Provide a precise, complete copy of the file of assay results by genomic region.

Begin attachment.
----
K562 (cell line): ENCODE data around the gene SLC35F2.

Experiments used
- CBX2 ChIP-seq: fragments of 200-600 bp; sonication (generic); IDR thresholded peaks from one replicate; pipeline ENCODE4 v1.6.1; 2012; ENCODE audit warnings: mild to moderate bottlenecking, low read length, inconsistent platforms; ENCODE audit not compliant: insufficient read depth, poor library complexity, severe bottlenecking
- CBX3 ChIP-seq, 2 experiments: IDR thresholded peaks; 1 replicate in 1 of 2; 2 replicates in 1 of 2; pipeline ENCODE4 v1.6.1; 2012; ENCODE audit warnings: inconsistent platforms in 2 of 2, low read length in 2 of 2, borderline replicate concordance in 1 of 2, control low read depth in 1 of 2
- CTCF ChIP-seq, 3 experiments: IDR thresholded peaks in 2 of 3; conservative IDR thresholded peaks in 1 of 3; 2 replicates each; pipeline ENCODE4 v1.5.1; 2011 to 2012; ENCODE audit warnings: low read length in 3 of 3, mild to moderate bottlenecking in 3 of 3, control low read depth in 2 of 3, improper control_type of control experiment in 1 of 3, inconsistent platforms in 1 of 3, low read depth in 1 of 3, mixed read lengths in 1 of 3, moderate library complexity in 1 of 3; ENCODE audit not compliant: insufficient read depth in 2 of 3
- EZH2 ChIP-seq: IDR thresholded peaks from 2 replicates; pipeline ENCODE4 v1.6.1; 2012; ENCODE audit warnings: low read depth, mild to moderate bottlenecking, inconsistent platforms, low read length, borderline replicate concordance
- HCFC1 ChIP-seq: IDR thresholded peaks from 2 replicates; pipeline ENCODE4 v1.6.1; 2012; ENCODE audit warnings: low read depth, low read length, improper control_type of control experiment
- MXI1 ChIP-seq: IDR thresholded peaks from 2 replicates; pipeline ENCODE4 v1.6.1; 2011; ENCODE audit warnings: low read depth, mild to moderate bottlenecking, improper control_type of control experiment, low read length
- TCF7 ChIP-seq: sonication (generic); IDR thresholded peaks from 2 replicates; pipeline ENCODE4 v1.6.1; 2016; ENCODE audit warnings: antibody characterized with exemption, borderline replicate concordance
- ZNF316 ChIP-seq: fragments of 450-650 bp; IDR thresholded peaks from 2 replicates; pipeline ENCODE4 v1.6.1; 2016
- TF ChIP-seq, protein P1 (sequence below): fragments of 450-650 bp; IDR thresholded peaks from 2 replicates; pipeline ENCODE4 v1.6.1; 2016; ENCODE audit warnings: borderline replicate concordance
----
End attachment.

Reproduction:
K562 (cell line): ENCODE data around the gene SLC35F2.

Experiments used
- CBX2 ChIP-seq: fragments of 200-600 bp; sonication (generic); IDR thresholded peaks from one replicate; pipeline ENCODE4 v1.6.1; 2012; ENCODE audit warnings: mild to moderate bottlenecking, low read length, inconsistent platforms; ENCODE audit not compliant: insufficient read depth, poor library complexity, severe bottlenecking
- CBX3 ChIP-seq, 2 experiments: IDR thresholded peaks; 1 replicate in 1 of 2; 2 replicates in 1 of 2; pipeline ENCODE4 v1.6.1; 2012; ENCODE audit warnings: inconsistent platforms in 2 of 2, low read length in 2 of 2, borderline replicate concordance in 1 of 2, control low read depth in 1 of 2
- CTCF ChIP-seq, 3 experiments: IDR thresholded peaks in 2 of 3; conservative IDR thresholded peaks in 1 of 3; 2 replicates each; pipeline ENCODE4 v1.5.1; 2011 to 2012; ENCODE audit warnings: low read length in 3 of 3, mild to moderate bottlenecking in 3 of 3, control low read depth in 2 of 3, improper control_type of control experiment in 1 of 3, inconsistent platforms in 1 of 3, low read depth in 1 of 3, mixed read lengths in 1 of 3, moderate library complexity in 1 of 3; ENCODE audit not compliant: insufficient read depth in 2 of 3
- EZH2 ChIP-seq: IDR thresholded peaks from 2 replicates; pipeline ENCODE4 v1.6.1; 2012; ENCODE audit warnings: low read depth, mild to moderate bottlenecking, inconsistent platforms, low read length, borderline replicate concordance
- HCFC1 ChIP-seq: IDR thresholded peaks from 2 replicates; pipeline ENCODE4 v1.6.1; 2012; ENCODE audit warnings: low read depth, low read length, improper control_type of control experiment
- MXI1 ChIP-seq: IDR thresholded peaks from 2 replicates; pipeline ENCODE4 v1.6.1; 2011; ENCODE audit warnings: low read depth, mild to moderate bottlenecking, improper control_type of control experiment, low read length
- TCF7 ChIP-seq: sonication (generic); IDR thresholded peaks from 2 replicates; pipeline ENCODE4 v1.6.1; 2016; ENCODE audit warnings: antibody characterized with exemption, borderline replicate concordance
- ZNF316 ChIP-seq: fragments of 450-650 bp; IDR thresholded peaks from 2 replicates; pipeline ENCODE4 v1.6.1; 2016
- TF ChIP-seq, protein P1 (sequence below): fragments of 450-650 bp; IDR thresholded peaks from 2 replicates; pipeline ENCODE4 v1.6.1; 2016; ENCODE audit warnings: borderline replicate concordance